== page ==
Subject: Re: Opening up screendance and reply to dance tech idea
*** This email has been sent from the MEDIA ARTS AND DANCE email forum. To 
respond to all subscribers email MEDIA-ARTS-AND-DANCE@xxxxxxxxxxxxxxx ***

hello Doug, Janine, Jeannette, Brisa, and all:

rather fascinating and eloquent reponse from Doug, I should think, i really 
liked your attempt to address the curatorial practices / discourses as an 
iterative practice that builds (often of course also dominates or controls, if 
you think of MOMA, or the attempts at the Whitney) the "movement" of a form   
(and the ideas and content approached via the form).

I take your criticism of the babblefish discorses on mocap and max/msp/jitter 
as somewhat grounded but also biased; yes, there have been discussions on 
technologies, new stuff, and workshops on such technologies which are also 
techniques (and extended practices of choreography, interaction design, visual 
form,  improvisation, expression, and sensorial experience) which are being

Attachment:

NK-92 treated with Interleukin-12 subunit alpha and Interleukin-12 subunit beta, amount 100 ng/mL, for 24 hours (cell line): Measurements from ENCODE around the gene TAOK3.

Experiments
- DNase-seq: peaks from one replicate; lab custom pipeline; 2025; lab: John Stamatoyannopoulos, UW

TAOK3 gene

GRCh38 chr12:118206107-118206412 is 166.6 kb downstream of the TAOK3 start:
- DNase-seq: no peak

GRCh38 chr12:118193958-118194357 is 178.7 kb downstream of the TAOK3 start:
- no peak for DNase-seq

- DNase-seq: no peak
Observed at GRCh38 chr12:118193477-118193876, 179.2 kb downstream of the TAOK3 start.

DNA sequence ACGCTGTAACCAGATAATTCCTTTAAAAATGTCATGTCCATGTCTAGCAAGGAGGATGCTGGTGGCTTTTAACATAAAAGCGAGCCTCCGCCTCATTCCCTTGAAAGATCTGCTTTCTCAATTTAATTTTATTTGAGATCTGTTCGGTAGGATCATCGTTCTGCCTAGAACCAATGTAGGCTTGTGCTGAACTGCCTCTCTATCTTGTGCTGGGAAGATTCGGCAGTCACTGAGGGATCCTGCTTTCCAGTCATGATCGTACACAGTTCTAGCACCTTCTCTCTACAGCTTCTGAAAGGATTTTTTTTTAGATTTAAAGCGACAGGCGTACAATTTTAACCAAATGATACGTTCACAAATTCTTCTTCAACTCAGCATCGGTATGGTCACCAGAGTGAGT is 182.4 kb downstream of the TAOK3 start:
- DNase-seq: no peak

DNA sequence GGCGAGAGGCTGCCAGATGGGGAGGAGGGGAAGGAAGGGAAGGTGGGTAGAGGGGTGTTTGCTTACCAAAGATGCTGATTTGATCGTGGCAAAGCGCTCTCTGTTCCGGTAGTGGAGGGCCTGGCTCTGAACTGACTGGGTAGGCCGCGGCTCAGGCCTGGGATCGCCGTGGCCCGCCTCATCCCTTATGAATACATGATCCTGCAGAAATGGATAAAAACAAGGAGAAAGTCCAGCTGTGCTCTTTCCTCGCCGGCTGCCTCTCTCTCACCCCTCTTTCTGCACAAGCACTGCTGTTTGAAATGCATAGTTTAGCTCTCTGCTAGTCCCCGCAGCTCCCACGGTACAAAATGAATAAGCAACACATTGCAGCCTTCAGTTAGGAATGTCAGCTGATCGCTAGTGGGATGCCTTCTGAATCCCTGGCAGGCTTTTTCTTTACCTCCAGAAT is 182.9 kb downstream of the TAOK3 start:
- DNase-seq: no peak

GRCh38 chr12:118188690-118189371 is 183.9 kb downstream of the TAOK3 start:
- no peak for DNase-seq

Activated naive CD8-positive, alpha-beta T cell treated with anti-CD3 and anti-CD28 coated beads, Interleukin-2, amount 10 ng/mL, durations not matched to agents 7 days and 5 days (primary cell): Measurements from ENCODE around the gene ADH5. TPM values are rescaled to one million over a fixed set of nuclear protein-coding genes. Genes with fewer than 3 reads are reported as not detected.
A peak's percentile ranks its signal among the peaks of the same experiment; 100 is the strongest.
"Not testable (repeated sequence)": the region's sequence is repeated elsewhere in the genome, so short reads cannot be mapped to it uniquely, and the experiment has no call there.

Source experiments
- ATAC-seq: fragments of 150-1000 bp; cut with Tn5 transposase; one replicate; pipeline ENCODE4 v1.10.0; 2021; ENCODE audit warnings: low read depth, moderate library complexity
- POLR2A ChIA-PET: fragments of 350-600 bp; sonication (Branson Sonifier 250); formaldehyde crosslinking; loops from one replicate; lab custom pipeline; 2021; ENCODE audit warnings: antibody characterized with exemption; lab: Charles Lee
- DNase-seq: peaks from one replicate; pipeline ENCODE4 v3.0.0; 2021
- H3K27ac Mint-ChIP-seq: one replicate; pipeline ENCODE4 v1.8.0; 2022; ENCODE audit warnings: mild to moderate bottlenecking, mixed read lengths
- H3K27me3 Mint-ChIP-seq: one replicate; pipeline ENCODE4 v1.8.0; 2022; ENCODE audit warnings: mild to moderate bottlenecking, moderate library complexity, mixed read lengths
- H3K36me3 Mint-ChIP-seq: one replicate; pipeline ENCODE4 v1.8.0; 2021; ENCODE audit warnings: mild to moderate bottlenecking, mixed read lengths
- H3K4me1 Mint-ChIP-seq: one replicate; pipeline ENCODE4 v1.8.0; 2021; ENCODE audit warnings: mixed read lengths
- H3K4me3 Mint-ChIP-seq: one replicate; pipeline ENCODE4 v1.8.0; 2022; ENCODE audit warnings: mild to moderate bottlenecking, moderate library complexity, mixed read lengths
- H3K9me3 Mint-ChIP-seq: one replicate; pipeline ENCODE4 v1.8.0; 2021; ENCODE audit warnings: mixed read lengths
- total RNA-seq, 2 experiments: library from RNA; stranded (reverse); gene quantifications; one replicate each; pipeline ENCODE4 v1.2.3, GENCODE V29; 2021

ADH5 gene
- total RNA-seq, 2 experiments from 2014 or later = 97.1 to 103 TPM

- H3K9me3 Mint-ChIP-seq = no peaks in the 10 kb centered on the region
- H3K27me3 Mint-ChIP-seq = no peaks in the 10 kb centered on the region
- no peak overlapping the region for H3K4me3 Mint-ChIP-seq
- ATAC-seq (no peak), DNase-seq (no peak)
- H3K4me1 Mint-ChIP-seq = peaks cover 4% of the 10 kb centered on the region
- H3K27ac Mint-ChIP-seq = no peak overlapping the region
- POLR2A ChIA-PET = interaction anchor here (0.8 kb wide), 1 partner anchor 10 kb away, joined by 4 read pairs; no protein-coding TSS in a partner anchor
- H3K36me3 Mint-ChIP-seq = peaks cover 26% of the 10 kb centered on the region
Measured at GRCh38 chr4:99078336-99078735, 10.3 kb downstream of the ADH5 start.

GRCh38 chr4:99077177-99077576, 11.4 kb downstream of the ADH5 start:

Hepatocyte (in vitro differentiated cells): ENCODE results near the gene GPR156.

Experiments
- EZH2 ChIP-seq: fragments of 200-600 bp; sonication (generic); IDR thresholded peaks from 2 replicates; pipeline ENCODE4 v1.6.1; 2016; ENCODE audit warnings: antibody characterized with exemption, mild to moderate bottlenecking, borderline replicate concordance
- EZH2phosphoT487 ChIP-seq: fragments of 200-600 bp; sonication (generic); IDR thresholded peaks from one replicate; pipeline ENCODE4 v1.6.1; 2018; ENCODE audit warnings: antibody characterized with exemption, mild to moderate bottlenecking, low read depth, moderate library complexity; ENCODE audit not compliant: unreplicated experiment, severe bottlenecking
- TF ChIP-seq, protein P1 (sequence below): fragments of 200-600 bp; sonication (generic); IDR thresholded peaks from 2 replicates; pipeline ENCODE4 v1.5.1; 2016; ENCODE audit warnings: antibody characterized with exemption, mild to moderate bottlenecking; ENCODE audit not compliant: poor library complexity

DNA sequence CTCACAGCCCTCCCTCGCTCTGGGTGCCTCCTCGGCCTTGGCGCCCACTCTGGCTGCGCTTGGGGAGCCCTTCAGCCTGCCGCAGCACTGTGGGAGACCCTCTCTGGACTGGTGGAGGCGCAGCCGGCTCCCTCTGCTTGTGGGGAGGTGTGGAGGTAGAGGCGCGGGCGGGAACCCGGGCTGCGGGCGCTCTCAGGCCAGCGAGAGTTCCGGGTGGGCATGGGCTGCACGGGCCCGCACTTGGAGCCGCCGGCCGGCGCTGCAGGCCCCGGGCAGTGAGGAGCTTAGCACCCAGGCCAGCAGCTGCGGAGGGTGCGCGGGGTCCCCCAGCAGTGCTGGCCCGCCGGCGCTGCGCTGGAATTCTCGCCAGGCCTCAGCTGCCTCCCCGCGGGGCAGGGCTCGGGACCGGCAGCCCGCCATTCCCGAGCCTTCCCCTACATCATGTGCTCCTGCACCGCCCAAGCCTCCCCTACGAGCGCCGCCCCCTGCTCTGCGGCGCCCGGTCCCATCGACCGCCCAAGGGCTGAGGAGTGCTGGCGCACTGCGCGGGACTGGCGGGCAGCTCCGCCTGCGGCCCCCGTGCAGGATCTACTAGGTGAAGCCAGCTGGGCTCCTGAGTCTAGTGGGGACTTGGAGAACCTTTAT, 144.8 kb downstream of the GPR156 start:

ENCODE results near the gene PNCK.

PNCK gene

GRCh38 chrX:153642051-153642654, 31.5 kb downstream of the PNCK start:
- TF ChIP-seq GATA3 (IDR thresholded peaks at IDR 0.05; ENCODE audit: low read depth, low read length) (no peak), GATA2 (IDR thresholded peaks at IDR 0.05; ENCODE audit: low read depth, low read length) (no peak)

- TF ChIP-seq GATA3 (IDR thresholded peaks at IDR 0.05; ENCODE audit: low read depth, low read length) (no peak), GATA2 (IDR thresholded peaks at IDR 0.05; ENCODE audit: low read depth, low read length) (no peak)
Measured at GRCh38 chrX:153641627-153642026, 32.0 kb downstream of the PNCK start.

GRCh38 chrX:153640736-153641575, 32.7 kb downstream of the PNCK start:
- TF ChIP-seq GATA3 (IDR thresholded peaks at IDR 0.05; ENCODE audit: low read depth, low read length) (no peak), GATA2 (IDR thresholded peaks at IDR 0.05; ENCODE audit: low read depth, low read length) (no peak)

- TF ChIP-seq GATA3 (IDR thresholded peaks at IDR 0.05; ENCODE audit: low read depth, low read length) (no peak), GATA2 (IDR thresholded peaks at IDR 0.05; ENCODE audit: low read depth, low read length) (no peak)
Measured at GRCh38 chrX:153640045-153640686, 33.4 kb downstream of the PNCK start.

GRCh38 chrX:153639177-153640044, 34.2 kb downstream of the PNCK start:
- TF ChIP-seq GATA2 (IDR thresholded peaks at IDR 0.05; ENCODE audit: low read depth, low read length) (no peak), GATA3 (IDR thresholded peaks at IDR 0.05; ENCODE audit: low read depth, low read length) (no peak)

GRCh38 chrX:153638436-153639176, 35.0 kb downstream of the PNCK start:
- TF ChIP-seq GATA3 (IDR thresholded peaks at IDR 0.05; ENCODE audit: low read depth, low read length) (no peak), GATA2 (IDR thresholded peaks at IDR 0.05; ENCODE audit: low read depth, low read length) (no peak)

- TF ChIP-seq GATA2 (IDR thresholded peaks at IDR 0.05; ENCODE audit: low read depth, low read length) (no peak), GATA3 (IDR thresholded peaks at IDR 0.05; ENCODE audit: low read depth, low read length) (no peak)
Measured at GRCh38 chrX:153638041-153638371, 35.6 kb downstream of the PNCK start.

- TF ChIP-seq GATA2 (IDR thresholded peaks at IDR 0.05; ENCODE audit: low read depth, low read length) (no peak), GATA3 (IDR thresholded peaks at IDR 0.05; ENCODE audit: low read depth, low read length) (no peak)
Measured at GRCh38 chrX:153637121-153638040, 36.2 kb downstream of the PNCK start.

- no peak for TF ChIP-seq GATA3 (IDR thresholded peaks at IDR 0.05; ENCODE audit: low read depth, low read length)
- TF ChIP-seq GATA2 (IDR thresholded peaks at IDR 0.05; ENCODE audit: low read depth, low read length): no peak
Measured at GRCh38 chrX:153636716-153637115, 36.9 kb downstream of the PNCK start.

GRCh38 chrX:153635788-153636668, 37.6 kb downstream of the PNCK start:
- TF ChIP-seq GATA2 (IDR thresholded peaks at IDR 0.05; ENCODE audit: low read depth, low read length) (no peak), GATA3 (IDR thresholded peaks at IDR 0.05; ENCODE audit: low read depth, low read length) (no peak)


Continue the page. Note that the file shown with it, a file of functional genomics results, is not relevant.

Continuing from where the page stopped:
developed and in need of  further development (in their materiality), sharing, 
exchange, and curatorship (as far as labs, workshops residencies are concerned 
or as far as courses are concerrned in universities , institutes (ZKM) or 
independent media arts organisations, such as STEIM, V2,  Harvest Works, 
Lemur., etc..........

But I strongly agree that discussion and exchange, in such international forum 
as this     (and Brisa, your comments about your work and the local contexts in 
Chile and in Latin America are very interesting and immensely helpful, and 
please why not write in spanish we should be able to use many languges here)  
perhaps might dwell more on content and form of the movement, the kinds of new 
ideas (or "classical" manifestations) that shape and re-shape the understanding 
of the form.   This may very well be an academic or formalist  (avant-garde) 
take how one wishes to frame a history  , if you think of structuralist 
filmmaking and would you say La Jetée or  Stan Brakhage are important for the